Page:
I’ve wanted to make her a quilt for years. My friend left her old life, and forged forward into her new life. Which meant a new-place-to-live. Is there a better house-warming gift than a handmade quilt? I think not.
I began working on her lap-sized quilt, in colors I thought she’d like. I chose a giant, log cabin block for the main portion with the traditional red block in the center. This symbolizes hearth and home. Evening stars complete the top and bottom borders.
I prefer to quilt using a free-style all-over quilting pattern, but my old sewing machine can’t handle that job anymore. So the echoing “x” pattern I chose to quilt the center pleased me nonetheless.
Until I washed it.
(I usually wash a quilt before gifting it, because unnoticed problems can surface after a washing: a sprung seam, bleeding color, and so on. Proper adjustments can be made to the quilt, and then it is ready to give.)
The quilt back and batting—the middle cushy part— shrunk in the wash, and the quilt top bubbled up more than I like. Some people love the crinkled, old fashioned look a quilt can acquire after being washed. My preference is for quilts to have a modest or minimal amount of crinkling.
In twenty years of quilting, I’ve never had a quilt crinkle to this extent. Too much.
Needless to say, the crinkling of the quilt I’d labored on disheartened me. I don’t have the time to rip the quilt apart and start over, and I also used up the fabrics for this quilt, so I don’t have enough left to make her a new one.
Of course, I asked another friend’s opinion. “Would you still gift the quilt, even though it’s not perfect?”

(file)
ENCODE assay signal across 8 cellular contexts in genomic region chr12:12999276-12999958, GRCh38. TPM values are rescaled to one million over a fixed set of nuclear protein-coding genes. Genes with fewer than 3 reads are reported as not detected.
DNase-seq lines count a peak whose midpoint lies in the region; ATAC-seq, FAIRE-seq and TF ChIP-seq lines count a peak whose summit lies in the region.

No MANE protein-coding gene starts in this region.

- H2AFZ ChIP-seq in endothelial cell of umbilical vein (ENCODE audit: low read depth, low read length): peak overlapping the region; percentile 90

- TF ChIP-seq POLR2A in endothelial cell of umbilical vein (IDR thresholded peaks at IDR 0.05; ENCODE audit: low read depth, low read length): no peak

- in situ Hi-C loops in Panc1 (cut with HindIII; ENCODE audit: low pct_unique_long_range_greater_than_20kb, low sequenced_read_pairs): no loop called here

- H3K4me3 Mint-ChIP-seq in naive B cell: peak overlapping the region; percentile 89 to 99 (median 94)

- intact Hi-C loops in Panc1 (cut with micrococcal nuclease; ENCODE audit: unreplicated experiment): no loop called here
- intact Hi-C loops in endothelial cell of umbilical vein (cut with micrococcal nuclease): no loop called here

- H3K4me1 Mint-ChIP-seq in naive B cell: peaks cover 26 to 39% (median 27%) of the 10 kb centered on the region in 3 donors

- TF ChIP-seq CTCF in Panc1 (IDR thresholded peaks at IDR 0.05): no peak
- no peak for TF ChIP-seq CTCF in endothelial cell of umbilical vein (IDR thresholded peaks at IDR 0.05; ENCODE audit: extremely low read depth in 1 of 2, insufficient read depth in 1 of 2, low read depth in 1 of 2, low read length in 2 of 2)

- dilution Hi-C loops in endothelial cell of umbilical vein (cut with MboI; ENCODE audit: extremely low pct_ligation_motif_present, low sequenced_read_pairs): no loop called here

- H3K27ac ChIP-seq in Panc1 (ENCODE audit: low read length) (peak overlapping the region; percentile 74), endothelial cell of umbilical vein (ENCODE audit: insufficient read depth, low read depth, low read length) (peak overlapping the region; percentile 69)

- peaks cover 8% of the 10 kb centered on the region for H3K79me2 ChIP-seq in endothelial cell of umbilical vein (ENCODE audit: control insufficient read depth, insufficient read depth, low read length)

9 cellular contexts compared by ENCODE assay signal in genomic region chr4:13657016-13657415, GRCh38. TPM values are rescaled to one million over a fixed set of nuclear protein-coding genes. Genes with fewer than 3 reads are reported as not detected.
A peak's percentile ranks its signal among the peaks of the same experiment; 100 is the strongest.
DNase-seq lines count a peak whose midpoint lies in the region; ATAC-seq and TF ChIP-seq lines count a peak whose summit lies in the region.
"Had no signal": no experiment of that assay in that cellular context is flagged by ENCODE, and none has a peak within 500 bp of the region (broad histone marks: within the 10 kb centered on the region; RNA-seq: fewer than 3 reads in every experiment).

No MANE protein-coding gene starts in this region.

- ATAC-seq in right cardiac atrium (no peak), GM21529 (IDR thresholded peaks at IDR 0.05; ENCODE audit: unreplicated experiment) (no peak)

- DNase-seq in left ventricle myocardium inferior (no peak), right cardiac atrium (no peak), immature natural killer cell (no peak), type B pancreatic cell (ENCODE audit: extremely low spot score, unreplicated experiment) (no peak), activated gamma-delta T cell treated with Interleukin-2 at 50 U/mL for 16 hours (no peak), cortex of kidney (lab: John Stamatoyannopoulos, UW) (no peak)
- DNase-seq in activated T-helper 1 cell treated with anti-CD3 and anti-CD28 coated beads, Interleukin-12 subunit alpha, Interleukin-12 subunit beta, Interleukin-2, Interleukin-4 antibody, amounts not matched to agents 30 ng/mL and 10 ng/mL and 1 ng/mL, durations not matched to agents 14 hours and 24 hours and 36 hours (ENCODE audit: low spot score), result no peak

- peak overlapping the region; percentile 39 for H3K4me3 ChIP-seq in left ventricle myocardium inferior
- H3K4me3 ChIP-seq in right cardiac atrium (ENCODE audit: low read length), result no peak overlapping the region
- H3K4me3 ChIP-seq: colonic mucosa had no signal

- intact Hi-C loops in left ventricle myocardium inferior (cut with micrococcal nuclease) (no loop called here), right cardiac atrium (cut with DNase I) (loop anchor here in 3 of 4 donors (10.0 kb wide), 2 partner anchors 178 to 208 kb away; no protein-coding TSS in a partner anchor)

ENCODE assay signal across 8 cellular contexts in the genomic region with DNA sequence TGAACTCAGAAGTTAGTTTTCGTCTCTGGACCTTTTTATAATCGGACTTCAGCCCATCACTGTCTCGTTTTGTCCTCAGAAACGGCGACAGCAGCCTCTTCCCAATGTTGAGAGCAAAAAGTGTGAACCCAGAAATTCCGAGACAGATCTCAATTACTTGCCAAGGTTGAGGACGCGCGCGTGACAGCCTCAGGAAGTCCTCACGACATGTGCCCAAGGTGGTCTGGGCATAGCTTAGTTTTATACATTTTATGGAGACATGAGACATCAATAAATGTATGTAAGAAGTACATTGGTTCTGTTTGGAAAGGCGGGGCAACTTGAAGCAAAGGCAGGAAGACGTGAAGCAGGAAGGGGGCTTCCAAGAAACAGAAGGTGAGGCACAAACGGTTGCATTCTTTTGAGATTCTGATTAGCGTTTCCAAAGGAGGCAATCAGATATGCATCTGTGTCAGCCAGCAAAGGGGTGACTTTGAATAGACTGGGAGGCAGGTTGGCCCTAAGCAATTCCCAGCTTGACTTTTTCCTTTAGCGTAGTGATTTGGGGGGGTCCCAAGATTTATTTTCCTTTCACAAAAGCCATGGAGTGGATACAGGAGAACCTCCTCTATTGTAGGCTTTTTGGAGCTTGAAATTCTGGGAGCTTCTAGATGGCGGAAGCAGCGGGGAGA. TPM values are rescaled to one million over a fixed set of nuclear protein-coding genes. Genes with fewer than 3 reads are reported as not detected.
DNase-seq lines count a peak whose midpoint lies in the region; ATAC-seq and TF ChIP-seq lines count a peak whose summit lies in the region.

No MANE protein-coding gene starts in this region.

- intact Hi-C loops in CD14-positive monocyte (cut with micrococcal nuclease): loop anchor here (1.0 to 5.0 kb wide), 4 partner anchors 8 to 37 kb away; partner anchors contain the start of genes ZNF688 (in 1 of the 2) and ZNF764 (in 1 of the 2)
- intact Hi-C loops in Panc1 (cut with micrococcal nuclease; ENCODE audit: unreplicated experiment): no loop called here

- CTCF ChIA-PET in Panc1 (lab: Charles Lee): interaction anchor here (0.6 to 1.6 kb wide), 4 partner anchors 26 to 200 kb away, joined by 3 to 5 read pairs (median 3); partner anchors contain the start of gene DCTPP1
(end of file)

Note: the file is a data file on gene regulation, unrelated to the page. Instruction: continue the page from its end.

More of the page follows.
Of course, as friends go, my friend assured me that the quilt is still beautiful and I should gift it.
I, feeling disgruntled about a less-than-perfect gift, debated whether or not to give it.
Then I remembered another quilt. Not one I made, but one given to me.
Recently, I’d sat with my ten-year-old daughter while going through her things to declutter and get rid of outgrown items. Several baby blankets went into the donation bag. When a pink and yellow toddler-sized quilt surfaced, I reached for it, “No, not that one! I’m keeping this one.”
My daugher has long outgrown the blanket with flowers and butterflies, quilted with an all-over floral pattern. Some of the stitches are uneven and some of the stitched loop-de-loops are jagged instead of curved due to an inexperienced hand. But this quilts stays.
When my daughter was born, my friend Jules, breathless with excitement, had showed up at my door bearing a gift. “I made you something!” she’d said.
When I tore open the package, I held up a baby quilt. Before I could say anything, my friend’s face clouded for a moment, “The stitching isn’t very good.”
The work of her hands. For me, and my new daughter.
Looking at her, I’d replied, “That doesn’t matter. I love it!”
Now a decade later—I’m won’t part with the quilt Jules made.
Today—I’m going to give the crinkly-quilt I made to my friend.
She’ll love it.